Structure Type: built works - public buildings - city halls

Designers: Bassetti Architects (firm); Bohlin Cywinski Jackson Architects (firm); Frederick Forde Bassetti (architect); Peter Quarfordt Bohlin (architect); Bernard J. Cywinski (architect); Kathryn Gustafson (landscape architect); Jon C. Jackson (architect); Lorne L. McConachie (architect)

Dates: constructed 2003-2005

7 stories, total floor area: 201,000 sq. ft.

600 4th Avenue
Downtown, Seattle, WA 98104-1850

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Building History

A competition involving a large number of entrants started the design process. In 1999, a short list of architects in the running for the project included: Antoine Predock, Architect, Mithun Partners, Incorporated, Bassetti Architects, Bohlin Cywinski Jackson, Architects, Patkau Architects and Hewitt Architects. Bassetti and Bohlin both were selected to collaborate as the designers. (Bassetti had a long track record of work in the city, while Bohlin, a Wilkes-Barre, PA-based firm, was recognized as a leading design firm in the US, but was new to the area.) As built, the city hall was also meant to reflect Seattle's tradition of civic governance inviting extensive public participation. Bohlin Cywinski and Jackson discussed their efforts to reflect this in the design: "The final building scheme, a result of extensive community input, consists of a seven-story glass office block, a metal Council Chamber, and a lobby of transparent and translucent glass uniting the two. This transparency reflects the goal of an open, accessible city government, easily identified, where ordinary citizens can locate city services. The curved metal volume of the City Council Chamber is a modern form that evokes a civic dome. City Hall is intended for community meetings of all sorts, both formal and informal." (See Bohlin Cywinski Jackson, Architects, "Seattle City Hall,"Accessed 05/27/2011.) Landscape architect Kathryn Gustafson designed the landscaping around the Seattle City Hall #4.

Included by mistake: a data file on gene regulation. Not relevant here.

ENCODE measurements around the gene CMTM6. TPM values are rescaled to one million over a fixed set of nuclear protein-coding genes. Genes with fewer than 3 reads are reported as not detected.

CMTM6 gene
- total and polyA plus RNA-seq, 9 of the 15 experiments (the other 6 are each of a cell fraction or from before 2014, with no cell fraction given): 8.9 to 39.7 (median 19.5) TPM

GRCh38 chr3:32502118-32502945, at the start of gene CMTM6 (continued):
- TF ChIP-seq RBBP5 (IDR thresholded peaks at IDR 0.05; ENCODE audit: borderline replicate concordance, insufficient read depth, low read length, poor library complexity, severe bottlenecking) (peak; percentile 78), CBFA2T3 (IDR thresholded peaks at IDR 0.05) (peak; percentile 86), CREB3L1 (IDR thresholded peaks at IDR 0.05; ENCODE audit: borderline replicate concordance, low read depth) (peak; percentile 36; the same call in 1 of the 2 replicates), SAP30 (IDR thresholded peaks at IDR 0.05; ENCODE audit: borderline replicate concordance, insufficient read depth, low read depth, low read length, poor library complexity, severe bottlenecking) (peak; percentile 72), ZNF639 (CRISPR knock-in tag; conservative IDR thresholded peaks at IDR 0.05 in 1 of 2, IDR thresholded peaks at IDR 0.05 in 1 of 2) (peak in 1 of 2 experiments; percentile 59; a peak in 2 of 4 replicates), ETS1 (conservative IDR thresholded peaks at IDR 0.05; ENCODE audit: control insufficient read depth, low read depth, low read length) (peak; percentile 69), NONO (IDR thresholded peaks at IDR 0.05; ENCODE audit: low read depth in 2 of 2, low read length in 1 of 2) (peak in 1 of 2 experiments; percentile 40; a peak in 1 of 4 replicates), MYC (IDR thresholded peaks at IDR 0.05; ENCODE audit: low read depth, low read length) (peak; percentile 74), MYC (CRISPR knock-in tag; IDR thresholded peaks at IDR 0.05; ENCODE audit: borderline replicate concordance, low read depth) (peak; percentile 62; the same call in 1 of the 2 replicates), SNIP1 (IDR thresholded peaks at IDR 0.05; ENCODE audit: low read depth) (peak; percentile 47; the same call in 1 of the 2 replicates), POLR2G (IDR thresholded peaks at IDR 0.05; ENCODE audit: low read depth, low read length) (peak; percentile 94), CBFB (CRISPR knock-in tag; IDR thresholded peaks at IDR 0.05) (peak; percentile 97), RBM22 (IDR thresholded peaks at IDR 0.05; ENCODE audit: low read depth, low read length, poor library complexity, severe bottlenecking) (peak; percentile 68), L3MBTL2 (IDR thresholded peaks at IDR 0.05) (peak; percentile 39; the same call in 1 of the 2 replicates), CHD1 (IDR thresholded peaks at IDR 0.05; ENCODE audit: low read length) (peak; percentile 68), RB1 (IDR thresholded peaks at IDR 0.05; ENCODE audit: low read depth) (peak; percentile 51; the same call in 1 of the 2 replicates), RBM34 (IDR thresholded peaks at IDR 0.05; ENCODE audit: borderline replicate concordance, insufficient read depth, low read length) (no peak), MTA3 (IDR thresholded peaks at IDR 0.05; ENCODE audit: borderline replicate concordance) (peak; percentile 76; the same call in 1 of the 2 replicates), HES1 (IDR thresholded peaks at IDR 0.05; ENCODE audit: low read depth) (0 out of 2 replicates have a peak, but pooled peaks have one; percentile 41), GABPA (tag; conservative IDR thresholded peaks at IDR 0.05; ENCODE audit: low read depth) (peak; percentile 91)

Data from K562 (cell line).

Building Notes

The City Hall #4 was designed to be a very environmentally friendly building, to embody the city's, in the architects' words, the "love and stewardship of the environment." They continued: "Functionally, it meets the space needs of the mayor and city council, and provides new venues for public gathering, reception and citizen services. Symbolically, its design elements evoke the spirit of the Northwest and reflect the city's rising international profile-a true expression of Seattle's civility and livability." (See Bohlin Cywinski Jackson, Architects, "Seattle City Hall,"Accessed 05/27/2011.) Leaders of Seattle's government at the time wanted to highlight the city's ardent environmentalism and to position it as a leader among US municipal governments in the area. As a result, it was one of the first city halls in the U.S. to have a green roof. Rated a LEED Gold building, it won a number of architectural awards for its architects Bassetti Architects and Bohlin Cywinski Jackson, including a 2009 Green Good Design Award from The European Center for Architecture and The Chicago Athenaeum, a 2008 Tucker Award for Design from the Building Stone Institute, a 2006 Merit Award in the IDEAS Awards Program sponsored by the American Institute of Steel Construction, a 2006 Honor Award for Design from the AIA Washington Council, a 2005 Commendation for Design from the American Institute of Architects, Seattle Chapter in 2005, and a 2003 Award of Excellence for Electrical Design, from McGraw-Hill's Northwest

The Bassetti Architects website in 2021 indicated that the building had 201,600 square feet.

PCAD id: 4782